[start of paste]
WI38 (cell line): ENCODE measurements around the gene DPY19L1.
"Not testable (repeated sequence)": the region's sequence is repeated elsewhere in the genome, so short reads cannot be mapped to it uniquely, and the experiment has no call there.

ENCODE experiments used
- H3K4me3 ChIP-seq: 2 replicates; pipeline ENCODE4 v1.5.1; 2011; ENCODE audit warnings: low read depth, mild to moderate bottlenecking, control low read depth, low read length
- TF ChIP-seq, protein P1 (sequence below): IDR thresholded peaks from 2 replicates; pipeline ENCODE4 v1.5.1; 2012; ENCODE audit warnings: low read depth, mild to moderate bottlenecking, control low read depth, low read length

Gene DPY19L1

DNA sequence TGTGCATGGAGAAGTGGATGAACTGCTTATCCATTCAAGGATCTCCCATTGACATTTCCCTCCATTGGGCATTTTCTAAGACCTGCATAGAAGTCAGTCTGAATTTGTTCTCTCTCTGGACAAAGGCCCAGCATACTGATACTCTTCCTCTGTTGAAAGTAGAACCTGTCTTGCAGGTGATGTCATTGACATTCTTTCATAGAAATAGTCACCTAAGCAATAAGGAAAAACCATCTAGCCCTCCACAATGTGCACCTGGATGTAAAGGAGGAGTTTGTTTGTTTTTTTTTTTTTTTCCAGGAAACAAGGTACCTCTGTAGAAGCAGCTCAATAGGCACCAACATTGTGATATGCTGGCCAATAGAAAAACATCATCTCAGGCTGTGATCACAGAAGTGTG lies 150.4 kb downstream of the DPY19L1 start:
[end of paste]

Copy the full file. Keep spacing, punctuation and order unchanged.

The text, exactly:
WI38 (cell line): ENCODE measurements around the gene DPY19L1.
"Not testable (repeated sequence)": the region's sequence is repeated elsewhere in the genome, so short reads cannot be mapped to it uniquely, and the experiment has no call there.

ENCODE experiments used
- H3K4me3 ChIP-seq: 2 replicates; pipeline ENCODE4 v1.5.1; 2011; ENCODE audit warnings: low read depth, mild to moderate bottlenecking, control low read depth, low read length
- TF ChIP-seq, protein P1 (sequence below): IDR thresholded peaks from 2 replicates; pipeline ENCODE4 v1.5.1; 2012; ENCODE audit warnings: low read depth, mild to moderate bottlenecking, control low read depth, low read length

Gene DPY19L1

DNA sequence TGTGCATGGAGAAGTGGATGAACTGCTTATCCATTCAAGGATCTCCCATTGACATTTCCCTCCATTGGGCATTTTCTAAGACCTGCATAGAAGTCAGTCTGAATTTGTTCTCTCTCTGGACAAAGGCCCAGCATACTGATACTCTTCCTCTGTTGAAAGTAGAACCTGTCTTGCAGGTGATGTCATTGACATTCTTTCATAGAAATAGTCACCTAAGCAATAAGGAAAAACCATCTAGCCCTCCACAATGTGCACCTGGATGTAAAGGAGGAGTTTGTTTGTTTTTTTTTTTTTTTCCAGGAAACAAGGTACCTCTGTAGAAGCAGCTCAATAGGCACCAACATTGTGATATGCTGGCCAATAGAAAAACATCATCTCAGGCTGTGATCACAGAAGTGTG lies 150.4 kb downstream of the DPY19L1 start: